“Welcome to inflation chaos,” The one-handed economist, David Zetland. Price inflation happens on the “pull” side and Asset inflation happens on the “push” side . . .
“The Fed is facing a housing Catch-22,” (qz.com), Tim Fernholz. The latest inflation measure from the US government, an 8.4% annual increase in the Consumer Price Index (CPI), has left market watchers with little doubt that the US Federal Reserve bank will hike interest rates by 0.75 percentage points at its next meeting in November.
“Contingent Supply: Designing an SPR Put Facility To Maximize Domestic Oil Production,” (employamerica.org), Arnab Datta, Skanda Amarnath, and Alex Williams. The Biden Administration has signaled an intent to structure Strategic Petroleum Reserve (SPR) replenishment in order to provide the insurance and stability necessary to stabilize oil prices and investment.,
“Infographic: Percent change versus percentage-point change,” (journalistsresource.org). Clark Merrefield. A tale of two math terms: An infographic story about when to use percent change vs. percentage-point change.
“Inside the U.S. Effort to Arm Ukraine,” The New Yorker, Joshua Yaffa. Vladimir Putin had effectively embraced the stalemate of the war’s second phase, wagering that, as the front lines held and the conflict increasingly disrupted global energy and food supplies, the Ukrainian public would tire of the war and the West’s commitment would wane.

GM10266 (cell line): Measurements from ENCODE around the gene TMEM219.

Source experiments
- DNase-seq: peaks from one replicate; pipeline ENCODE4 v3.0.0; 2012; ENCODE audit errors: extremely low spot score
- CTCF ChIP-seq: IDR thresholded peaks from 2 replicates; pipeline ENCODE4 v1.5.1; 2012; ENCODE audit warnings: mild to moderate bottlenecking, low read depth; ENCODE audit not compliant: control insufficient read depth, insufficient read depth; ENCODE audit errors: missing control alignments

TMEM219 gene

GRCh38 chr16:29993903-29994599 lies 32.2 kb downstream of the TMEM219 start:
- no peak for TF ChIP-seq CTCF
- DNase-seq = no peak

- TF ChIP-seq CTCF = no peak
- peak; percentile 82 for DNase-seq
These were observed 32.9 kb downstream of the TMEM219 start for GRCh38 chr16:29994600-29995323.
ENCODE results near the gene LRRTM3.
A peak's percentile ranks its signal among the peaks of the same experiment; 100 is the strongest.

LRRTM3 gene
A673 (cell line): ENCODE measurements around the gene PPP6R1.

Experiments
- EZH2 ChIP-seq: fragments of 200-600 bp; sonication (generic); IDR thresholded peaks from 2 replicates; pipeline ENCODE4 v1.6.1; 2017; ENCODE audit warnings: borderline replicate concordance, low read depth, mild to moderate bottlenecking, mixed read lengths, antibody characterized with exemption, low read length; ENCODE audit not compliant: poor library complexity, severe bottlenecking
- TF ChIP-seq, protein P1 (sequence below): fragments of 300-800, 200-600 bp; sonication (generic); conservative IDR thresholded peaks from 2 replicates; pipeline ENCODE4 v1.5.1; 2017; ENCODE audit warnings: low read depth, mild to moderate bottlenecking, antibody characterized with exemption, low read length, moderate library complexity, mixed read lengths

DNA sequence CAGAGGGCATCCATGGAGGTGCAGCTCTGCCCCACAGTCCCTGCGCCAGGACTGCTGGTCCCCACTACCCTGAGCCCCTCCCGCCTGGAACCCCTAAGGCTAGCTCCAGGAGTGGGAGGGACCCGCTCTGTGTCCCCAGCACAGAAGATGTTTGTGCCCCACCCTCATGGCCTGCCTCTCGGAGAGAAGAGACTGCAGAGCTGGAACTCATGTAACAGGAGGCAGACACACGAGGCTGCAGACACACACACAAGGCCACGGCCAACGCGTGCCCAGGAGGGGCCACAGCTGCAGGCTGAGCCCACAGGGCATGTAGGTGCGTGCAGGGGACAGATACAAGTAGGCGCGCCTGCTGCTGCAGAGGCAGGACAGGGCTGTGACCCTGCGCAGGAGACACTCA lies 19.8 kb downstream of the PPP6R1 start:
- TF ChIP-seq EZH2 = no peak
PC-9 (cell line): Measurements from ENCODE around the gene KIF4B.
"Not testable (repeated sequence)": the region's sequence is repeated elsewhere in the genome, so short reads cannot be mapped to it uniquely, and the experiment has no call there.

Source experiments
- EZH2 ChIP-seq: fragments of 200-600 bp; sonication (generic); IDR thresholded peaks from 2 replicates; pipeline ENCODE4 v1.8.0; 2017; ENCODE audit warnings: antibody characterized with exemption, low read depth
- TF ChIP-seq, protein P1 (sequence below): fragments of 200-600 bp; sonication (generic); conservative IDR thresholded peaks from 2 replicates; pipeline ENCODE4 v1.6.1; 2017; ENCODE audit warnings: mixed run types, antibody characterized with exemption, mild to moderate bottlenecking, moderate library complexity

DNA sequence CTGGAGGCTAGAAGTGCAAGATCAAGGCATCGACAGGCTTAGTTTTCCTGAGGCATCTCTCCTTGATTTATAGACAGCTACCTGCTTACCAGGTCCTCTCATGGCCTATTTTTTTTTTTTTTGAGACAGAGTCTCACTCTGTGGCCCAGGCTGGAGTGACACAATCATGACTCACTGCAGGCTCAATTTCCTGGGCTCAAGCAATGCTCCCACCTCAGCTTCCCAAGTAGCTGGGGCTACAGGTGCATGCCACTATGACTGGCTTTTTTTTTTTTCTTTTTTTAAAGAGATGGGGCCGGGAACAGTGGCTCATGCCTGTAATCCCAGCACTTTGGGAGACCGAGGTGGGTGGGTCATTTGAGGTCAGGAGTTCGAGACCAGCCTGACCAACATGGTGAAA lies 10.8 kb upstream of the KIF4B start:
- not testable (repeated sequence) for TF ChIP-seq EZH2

“Why Is the IMF Collecting Surcharges from Developing Countries?.” (cepr.net), Mark Weisbrott. The International Monetary Fund (IMF) is often described as a “lender of last resort,” which of course is not meant to flatter the governments that find themselves in need of borrowing from them. But many do, and their citizens often chafe under the policy conditions attached to the loans.
“The Supreme Court, for Now, Is Playing a Central Role in Discrediting Donald Trump,” The New Yorker, David Rohde. Ceaseless legal battles, from the Supreme Court to federal courts to state and local courts, are a political win-win for the former President. If a judge rules in his favor, he’ll say it shows that the Justice Department and the F.B.I. are persecuting him.
“A Court Just Ruled Collective Punishment Is Legal in America,” (rsn.org), Sam Gedge. A Court Just Ruled Collective Punishment Is Legal in America. A family faced eviction from their home because a family member who didn’t live with them committed a crime. This is the law of the land in some American towns.